The housing market and all of the uncertainty plaguing it is undoubtedly on the minds of prospective buyers, sellers and investors.
As the Federal Reserve continues to try to curb inflation through the increase in rates, its been indirectly driving up the cost of the home loan that 90% of buyers obtain — the 30-year fixed-rate mortgage. The average 30-year fixed rate mortgage in the U.S. climbed to 6.82% as of Sept. 29 — more than double what it was on Sept. 30, 2021, when the average rate was at 3.01%.
As a result, there is a growing affordability crisis plaguing potential homebuyers because the average monthly payment has increased by over 50% since last year. This month, mortgage interest rates hit a high not seen since the 2008 housing crash.
Due to the rate increase and the still historically high home and listing price values, the market is starting to see a decline in demand and an increase in supply.
According to the National Association of Realtors, “Existing sales fell for the sixth consecutive month in July. Sales dropped 5.9% from June and 20.2% from a year ago.”
According to Realtor.com, “The supply of homes for sale is growing, up 27% at the start of September compared with the same time a year ago.”
While housing prices and home values were at historical highs last year, historically low interest rates allowed buyers to be able to afford purchases. Now, the market is seeing a price correction as housing prices and values are still at near peaks while rates have made for increasingly unaffordable monthly payments. Additionally, more prospective sellers are deciding to stay put as the see an increase in supply and a decrease in demand. They understand that if they’re to obtain a mortgage for the purchase of a new home, they will see an interest rate nearly twice as high if they had refinanced in 2020 or 2021.
Real Estate Debt Investments
Investing in real estate-backed mortgage debt could offer a portfolio hedging strategy. Investing in debt, compared to equity, is more secure for investors because a physical property is held as collateral. When you invest in real estate debt, you are effectively lending money to a borrower who, in most cases, will rehab the home or make upgrades and sell the property.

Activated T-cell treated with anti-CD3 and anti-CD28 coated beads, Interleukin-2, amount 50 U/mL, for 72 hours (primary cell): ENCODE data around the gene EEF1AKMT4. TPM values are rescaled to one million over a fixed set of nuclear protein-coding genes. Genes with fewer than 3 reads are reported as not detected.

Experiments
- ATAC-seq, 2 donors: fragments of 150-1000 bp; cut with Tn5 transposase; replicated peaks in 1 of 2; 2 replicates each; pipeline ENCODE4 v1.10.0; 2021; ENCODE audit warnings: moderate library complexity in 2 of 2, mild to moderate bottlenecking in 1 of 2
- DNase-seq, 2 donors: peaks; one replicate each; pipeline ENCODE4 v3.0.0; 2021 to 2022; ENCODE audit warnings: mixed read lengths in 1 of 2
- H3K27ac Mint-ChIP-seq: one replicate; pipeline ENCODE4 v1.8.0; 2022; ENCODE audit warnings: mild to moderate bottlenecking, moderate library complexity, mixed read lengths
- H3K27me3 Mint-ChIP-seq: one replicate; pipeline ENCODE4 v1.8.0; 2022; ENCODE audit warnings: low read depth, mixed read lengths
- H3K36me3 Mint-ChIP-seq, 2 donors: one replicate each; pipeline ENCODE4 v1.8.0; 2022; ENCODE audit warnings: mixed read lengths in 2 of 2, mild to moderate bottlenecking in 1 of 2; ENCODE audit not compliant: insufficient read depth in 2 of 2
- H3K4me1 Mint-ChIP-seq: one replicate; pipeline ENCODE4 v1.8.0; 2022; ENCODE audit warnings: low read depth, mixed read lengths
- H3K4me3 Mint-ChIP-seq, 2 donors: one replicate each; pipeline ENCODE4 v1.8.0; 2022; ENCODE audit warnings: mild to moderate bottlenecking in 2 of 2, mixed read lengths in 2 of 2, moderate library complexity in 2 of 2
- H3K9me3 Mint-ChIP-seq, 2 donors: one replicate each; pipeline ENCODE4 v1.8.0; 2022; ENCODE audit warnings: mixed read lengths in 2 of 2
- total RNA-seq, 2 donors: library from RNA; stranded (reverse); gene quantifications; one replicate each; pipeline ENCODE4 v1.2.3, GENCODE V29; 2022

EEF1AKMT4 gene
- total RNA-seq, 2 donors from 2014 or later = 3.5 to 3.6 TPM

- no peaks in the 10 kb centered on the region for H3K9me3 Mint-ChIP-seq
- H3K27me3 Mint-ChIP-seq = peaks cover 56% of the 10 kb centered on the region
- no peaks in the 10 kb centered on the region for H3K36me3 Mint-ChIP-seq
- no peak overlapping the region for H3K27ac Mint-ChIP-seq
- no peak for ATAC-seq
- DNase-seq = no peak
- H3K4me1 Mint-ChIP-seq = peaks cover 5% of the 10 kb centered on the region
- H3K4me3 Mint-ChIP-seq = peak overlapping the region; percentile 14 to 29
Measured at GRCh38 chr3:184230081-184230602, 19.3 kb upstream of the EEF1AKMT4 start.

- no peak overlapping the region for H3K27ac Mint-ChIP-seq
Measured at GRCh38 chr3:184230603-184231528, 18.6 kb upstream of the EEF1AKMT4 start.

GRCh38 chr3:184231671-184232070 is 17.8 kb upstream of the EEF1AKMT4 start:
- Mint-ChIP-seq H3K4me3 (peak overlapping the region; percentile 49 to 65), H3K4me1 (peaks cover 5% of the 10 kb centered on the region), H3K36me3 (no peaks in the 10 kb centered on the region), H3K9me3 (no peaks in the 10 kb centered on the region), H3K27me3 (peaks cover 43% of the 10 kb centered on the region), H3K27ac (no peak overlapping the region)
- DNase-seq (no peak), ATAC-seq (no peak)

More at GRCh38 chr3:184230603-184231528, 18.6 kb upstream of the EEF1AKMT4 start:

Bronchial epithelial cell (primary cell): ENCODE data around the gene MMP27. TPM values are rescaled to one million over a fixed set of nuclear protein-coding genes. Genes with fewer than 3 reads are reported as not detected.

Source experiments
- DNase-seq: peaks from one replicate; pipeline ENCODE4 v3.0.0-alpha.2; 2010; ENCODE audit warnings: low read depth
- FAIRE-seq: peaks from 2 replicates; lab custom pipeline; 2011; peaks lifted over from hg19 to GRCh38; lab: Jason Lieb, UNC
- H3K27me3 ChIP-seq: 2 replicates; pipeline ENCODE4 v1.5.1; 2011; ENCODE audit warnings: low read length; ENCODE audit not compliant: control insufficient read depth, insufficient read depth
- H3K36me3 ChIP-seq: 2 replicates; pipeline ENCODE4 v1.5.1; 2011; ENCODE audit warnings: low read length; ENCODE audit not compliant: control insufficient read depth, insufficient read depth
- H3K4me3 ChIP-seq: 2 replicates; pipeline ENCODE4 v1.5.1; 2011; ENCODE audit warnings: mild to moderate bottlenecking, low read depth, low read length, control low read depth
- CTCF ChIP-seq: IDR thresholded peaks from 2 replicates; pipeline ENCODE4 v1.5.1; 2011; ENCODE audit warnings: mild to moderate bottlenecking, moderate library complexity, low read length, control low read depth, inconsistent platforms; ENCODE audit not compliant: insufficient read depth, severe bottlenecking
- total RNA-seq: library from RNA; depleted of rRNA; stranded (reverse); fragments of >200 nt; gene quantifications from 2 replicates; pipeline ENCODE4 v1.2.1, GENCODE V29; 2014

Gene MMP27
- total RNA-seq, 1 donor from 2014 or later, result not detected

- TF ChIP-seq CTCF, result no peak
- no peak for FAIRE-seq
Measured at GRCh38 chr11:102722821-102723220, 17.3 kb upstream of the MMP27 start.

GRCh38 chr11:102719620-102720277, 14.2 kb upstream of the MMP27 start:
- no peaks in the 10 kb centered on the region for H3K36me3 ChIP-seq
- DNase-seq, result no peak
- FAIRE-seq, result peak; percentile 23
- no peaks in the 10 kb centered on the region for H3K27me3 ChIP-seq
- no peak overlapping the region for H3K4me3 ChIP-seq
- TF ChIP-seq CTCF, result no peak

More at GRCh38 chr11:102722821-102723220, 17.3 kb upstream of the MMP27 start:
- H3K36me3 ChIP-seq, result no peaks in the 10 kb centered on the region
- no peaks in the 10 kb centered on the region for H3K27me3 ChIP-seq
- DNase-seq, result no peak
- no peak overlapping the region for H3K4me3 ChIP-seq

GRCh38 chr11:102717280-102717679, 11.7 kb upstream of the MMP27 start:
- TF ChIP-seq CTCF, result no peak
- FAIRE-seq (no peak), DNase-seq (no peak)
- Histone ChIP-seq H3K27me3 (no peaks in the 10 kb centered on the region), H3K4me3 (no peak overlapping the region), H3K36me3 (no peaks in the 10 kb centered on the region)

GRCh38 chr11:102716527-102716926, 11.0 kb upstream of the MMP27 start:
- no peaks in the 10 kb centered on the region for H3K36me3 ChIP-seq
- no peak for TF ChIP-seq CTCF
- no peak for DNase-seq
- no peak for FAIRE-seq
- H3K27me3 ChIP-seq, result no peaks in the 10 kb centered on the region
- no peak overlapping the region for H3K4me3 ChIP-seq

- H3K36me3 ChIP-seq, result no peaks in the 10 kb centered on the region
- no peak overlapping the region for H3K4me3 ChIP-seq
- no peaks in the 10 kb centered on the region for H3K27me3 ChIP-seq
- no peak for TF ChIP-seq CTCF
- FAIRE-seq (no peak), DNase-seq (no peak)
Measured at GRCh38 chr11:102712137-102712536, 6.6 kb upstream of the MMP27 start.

Rather than buying a property yourself and paying a higher interest rate to finance it, investing in debt allows investors to benefit from higher interest rates. Lending at higher rates equates to higher returns for the lender.
While it is true that investment in debt compared with equity offers a lower ceiling of potential return, in a period of market uncertainty, you can still enjoy strong returns with the added benefit of security.
The holding period is much shorter in debt investing than it is for buying a property you must hold before seeing a return. The hold period through some debt investment platforms can be as short as six and 24 months compared to equity deals, which are typically five to 10 years.
If the borrower defaults on the loan, debt investors can recoup a portion or all of their investment through a property auction. With an equity investment, however, they likely will see their capital disappear.
Investing in real estate debt is a way to feel more secure as home prices correct. With real estate-backed loans, investors are gaining more predictability when it comes to the amount and frequency of returns — in addition to the security of a property-backed investment.
Chart: Courtesy of Redfin
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